September/October 2020Vol.XXXIII No. 1

Gratitude for our Community’s Commitment to Reinventing MIT in the Era of Covid

Cynthia Barnhart

At the September 16, 2020 Institute faculty meeting, I shared the image below as a way to convey the breadth of Covid-19’s impact on our mission and operations – and the intensity and scope of the MIT community’s response. This represents the coordinated work of many interlocking teams, involving an estimated 1,000 students, staff, and faculty, since the pandemic required the ramp down (and ramp up) of research operations, the move out of undergraduates and the return of several hundred this fall, the switch to remote learning – and myriad other changes since last spring. What enabled this rapid pace of change? One thing: The commitment of students, staff, faculty, and alumni to reinventing MIT in this Covid-era. The senior officers and I are all incredibly grateful for their wisdom, energy, and ongoing service, as we seek to make the fall semester a success and to shape our approach for spring.

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No single graphic can fully reflect the true scale of our community’s efforts to respond constructively to Covid. But I hope this at least suggests the enormous effort it took to get us to this point – and points to the continuous need to anticipate and adapt to new conditions.

In the early days of the pandemic, we established groups to ensure continuity and strategic response in eight areas: academics, research, business, community, medical, student/residential life, communications, and space management. The group leads formed the nucleus of a planning team that met on a daily basis. When the continuity and response groups identified additional needs, they formed additional groups, such as a PPE working group, the Emergency Academic Regulations (EARs) group, an Academic Policy and Regulations Team (APART), a Legal, Ethical, and Equity Committee, the Residential Education Operations group, Lightning and Thunder research ramp-up committees, and the many others listed in the outer ring of the circle.

Two key groups also emerged: Team 2020 and Task Force 2021 and Beyond. Team 2020, which concluded its work in June, was focused on the here and now, and they helped us arrive at our fall plan to invite members of the senior class together with a smaller number of undergraduates from other classes facing hardships associated with travel restrictions or circumstances tied to their home state, country or home life. Along the way, Team 2020 sought input from thousands of community members: 500 people participated in design charettes, hundreds Zoomed into each of more than 70 daily 8 am calls to discuss response and planning, and thousands tuned into a number of community Town Halls.

To prepare for the future, Task Force 2021 and Beyond is actively engaging community members. They are currently exploring pathways that will allow MIT to adapt, lead, and thrive in a post-pandemic world – and their work will continue for a number of months to come.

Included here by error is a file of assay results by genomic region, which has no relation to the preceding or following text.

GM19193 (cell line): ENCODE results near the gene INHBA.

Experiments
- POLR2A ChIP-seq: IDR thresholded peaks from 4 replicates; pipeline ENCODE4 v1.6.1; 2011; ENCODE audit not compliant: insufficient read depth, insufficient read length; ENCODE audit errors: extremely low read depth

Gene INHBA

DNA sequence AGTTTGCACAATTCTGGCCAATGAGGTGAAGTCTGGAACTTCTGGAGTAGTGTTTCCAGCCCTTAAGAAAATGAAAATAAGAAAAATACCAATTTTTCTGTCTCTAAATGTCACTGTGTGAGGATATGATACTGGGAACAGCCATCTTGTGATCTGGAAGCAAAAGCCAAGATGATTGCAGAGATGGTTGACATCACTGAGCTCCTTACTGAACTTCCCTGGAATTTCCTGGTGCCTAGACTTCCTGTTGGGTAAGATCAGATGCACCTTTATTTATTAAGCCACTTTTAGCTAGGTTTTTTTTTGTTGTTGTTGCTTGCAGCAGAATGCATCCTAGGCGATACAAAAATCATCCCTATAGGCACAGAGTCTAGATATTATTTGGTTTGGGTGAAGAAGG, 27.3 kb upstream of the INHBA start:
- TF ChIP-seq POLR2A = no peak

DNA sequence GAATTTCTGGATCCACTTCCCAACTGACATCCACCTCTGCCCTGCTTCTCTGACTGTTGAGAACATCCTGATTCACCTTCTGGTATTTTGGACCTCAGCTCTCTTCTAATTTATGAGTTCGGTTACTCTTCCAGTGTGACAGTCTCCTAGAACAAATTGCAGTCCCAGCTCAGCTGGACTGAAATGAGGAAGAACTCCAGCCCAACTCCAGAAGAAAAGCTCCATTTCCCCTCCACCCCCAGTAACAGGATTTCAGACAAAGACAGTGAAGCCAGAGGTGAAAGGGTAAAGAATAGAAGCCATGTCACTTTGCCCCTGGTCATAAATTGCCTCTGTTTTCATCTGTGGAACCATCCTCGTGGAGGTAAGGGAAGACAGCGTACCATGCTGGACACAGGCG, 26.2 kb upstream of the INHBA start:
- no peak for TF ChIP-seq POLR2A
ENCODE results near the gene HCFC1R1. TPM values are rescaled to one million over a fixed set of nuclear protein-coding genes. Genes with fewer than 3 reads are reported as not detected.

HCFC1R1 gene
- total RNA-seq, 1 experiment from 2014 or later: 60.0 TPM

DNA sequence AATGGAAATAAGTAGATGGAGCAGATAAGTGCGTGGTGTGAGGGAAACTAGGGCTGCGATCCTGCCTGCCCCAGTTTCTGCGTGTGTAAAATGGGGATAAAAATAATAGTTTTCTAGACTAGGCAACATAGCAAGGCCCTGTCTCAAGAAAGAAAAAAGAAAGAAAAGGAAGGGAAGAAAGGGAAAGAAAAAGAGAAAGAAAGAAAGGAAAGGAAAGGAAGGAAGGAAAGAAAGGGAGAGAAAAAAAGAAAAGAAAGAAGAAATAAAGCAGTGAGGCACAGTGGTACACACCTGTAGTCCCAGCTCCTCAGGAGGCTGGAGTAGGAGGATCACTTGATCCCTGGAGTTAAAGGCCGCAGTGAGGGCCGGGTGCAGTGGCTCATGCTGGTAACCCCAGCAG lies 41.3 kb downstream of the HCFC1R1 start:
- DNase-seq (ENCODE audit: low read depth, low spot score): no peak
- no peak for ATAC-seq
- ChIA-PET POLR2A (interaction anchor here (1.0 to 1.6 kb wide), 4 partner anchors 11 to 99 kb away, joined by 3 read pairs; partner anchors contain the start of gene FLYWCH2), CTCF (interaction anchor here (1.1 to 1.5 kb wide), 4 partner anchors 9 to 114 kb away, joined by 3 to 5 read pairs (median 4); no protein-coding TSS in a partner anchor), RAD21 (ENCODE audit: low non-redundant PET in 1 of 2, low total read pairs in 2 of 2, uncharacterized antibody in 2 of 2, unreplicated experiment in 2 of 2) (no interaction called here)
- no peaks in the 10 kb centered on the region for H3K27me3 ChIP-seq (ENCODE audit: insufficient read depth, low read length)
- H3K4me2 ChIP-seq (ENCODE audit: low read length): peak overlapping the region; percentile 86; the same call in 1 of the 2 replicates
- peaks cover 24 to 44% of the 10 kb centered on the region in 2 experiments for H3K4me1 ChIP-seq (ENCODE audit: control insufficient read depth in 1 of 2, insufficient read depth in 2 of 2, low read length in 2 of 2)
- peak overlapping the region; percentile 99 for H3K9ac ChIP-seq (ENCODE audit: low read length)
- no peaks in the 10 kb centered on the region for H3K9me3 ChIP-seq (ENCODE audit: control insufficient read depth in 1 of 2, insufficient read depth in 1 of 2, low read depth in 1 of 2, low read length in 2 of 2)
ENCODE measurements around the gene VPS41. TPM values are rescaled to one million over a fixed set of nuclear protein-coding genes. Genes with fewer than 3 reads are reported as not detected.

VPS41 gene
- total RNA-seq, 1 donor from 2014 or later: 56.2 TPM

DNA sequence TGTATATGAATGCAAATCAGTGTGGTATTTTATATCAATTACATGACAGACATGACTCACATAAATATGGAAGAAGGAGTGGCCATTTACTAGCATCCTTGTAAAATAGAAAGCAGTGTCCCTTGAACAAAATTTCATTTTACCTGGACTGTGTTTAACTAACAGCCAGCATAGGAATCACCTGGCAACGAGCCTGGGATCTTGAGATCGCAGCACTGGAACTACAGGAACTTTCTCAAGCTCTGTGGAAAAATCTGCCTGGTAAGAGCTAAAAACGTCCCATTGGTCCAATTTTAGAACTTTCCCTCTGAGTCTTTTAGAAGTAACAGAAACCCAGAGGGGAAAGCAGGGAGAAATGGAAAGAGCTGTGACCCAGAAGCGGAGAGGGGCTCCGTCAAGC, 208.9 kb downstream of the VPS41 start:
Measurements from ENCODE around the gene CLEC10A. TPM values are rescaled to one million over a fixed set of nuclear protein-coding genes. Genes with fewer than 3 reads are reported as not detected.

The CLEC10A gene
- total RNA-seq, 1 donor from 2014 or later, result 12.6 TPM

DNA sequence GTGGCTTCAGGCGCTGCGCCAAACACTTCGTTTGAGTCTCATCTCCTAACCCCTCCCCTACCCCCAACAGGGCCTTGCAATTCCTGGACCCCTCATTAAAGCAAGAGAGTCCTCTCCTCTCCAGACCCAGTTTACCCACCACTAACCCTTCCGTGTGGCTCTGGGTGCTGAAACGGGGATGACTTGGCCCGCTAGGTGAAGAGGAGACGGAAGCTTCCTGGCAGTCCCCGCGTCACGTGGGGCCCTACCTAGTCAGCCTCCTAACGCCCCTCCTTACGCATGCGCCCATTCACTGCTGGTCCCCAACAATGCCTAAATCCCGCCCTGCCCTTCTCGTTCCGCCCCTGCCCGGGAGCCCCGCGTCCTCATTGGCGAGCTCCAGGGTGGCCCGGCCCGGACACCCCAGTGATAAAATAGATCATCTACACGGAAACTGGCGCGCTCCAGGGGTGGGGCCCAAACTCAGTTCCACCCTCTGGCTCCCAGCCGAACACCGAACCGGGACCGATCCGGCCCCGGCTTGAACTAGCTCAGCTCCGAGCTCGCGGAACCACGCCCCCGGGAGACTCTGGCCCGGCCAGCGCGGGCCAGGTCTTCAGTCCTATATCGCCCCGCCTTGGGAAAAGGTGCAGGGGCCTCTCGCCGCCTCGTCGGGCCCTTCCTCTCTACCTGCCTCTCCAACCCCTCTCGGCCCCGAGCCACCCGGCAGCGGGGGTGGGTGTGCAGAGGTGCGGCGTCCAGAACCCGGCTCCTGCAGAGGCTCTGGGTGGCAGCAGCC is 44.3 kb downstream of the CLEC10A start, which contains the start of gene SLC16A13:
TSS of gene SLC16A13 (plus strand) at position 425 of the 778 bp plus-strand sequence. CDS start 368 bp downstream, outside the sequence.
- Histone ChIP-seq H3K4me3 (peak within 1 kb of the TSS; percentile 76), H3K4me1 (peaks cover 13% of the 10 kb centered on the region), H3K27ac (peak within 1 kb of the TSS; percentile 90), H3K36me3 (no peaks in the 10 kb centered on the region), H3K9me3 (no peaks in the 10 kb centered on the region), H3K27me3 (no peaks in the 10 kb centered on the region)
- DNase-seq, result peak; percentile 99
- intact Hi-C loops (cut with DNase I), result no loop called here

After President Reif’s July 7 announcement outlining our fall plans, we transitioned from planning to execution over the summer. For this new phase, we put together an implementation team of senior officers and faculty and administrative leaders, who met three times a week, consulted closely with the deans and student leaders on numerous academic and residential policy decisions, and regularly communicated our progress to the broader community.

With the fall semester well under way, our new Covid Monitoring Team is reviewing individual positive Covid cases as well as trends or patterns on campus; our Covid Decision Team is responsible for decisions related to, for example, ramping down operations in a certain area if we face an outbreak; and our Emergency Operations Management Team is supporting these and other monitoring and decision-making efforts.

As I write this at the end of September, we have a very low number of positive cases, overall compliance with our policies and protocols is strong, and our testing program is working remarkably well. I hope our whole community can pause to reflect on this shared achievement and take real pride in it.

Needless to say, we need to stay vigilant! To keep our community and the broader Cambridge community safe and healthy, we still need the continued cooperation of everyone on campus.

But at the moment, we are in good shape, for three reasons: Our community members are taking responsibility for their individual wellbeing and the wellbeing of others. We have a robust testing program. And our measured approach – inviting a smaller cohort of undergraduates to return to campus – has helped position us for success.

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As we look ahead to the spring, when we hope many more undergraduates can join us on campus, there are bound to be challenges. We are confident, however, that our fellow community members – with their knack for collaboration and partnership; their generous dedication of time, energy, and inventiveness; and their limitless reserves of MIT Mind, Hand, and Heart – will see us through to the other side of this crisis.

At the center of this effort will once again be our faculty and academic leaders: all of you. This summer, I watched in awe as you devoted yourselves to transitioning your fall classes while striving to infuse them with the MIT mens et manus experience for every student, whether near or far. And I watched – sometimes even live on Zoom! – as you juggled your academic duties with the demands of home. As your colleague – and on behalf of Rafael and the entire senior team – I simply want to say thank you. It took all of us doing our utmost, together, to bring MIT back, and it was an immense honor to be on your team.